AI in the Sports Industry: Sports Betting and Beyond
By Sophia Nadler
Earlier this month, LSU gymnast Olivia Dunne faced scrutiny after promoting Caktus.AI to her 7M TikTok followers. LSU officials stated firmly how student use of the essay-writing AI platform is akin to plagiarism. They urged that from an academic standpoint, Dunne's partnership sends the wrong message. Ethical dilemma aside, AI platforms are taking the world by a storm. Dunne is just one of many capitalizing on the future of tech. AI's emergence stands to reform the way we work, communicate, and consume media. While its place in academia poses concerns, its presence in sports is far more embraced. From sports betting to sports marketing, let’s explore how AI enhances the sports industry:
AI’s pop culture surge parallels the timeline of sportsbetting's widespread legalization. Now more than ever, sportsbooks can apply AI elements of personalization and accuracy to elevate the betting experience. Companies like FanDuel and DraftKings benefit from AI algorithms’ insight into betting behavior and automated processes, keeping their losses down and profits up. AI’s machine learning technology can instantly break down large sets of data and find patterns. The end result is like looking into a crystal ball: companies receive extremely accurate predictions, gain more insight into the behavior of high-volume betters, and can adjust their odds accordingly.
It’s not just the sportsbooks who are winning: sportsbetters are also taking advantage of AI’s capabilities. Some have used the AI platform, ChatGPT, as the foundation for generating more advanced data analysis programs. While ChapGPT cannot automate informed bets, it can help coders build the systems to do so. One ChatGPT user, Siraj Raval, enlisted it to create WagerGPT. Raval’s program uses neural networking to place informed, winning bets. Raval plugs in information like sports sentiments on Twitter, team performance variables, and current betting odds. Data then acts as building blocks for pattern creation, links, and deductions. His first two bets on the platform won him over $7K. Even so, Raval stresses that WagerGPT is an experiment, and similar to other AI platforms, there is no way to ensure accurate bets. He urges other users to only bet amounts they’re comfortable with losing.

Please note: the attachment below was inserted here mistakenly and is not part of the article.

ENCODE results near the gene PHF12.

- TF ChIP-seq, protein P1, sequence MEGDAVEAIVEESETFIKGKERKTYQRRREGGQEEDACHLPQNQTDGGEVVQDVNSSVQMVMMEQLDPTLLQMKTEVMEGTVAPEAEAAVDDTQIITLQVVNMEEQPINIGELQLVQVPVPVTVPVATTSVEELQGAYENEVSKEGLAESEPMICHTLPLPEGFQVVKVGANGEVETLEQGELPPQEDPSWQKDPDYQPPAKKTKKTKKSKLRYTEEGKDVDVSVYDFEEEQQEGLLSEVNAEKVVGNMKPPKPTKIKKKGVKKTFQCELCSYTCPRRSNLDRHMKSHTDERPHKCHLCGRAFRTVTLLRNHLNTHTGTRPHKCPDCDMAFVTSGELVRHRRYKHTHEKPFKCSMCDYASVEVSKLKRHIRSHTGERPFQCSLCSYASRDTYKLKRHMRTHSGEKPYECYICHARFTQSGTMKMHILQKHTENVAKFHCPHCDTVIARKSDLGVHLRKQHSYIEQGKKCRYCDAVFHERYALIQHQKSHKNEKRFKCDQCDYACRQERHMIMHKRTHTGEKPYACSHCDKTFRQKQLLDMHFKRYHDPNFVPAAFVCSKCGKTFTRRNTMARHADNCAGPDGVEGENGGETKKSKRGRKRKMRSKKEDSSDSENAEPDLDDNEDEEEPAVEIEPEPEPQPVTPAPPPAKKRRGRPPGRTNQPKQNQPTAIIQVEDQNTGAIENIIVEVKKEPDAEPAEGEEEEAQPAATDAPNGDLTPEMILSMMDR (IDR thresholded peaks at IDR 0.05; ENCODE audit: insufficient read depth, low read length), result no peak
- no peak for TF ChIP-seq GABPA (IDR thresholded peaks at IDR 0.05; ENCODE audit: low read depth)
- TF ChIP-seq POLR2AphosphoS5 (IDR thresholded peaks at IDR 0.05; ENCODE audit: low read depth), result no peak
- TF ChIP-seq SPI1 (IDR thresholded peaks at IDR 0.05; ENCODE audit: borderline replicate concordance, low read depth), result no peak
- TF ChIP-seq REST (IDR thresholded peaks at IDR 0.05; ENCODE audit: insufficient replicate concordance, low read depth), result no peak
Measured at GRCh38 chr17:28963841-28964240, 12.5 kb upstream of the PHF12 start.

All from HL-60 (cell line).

Athletes are also taking advantage of AI. For decades, reviewing game footage has been a vital part of athletes’ training regimens. Athletes like Tom Brady and Kobe Bryant watched their game tapes religiously, looking for minor tweaks and improvements to act upon in the future. Until recently, not many technological developments were made to streamline this process. With the emergence of AI, new advancements help athletes better utilize this tried-and-true training method.
Burgeoning companies like Sparta Science and Seattle Sports Science apply AI machine-learning to game footage in order to prevent injuries and analyze form. Apps like HomeCourt use similar technology to help basketball players optimize their shooting. And instead of scrolling through hours of game footage, teams can now add AI Box analytics to game cameras. The technology saves time by instantly finding and personalizing relevant footage.
MLB baseball players like Matt Carpenter use AI at Baton Rouge’s Baseball Performance Lab to enhance their swing. Wearing special sensors, Carpenter tests multiple bats as the sensors collect performance data. AI technology analyzes the data and finds the perfect bat to optimize his results on the field. Carpenter says his work with the Baseball Performance Lab played a huge role in his Yankees revival. Since then, other intrigued players have made the trek down to Baton Rouge in hopes of achieving similar results.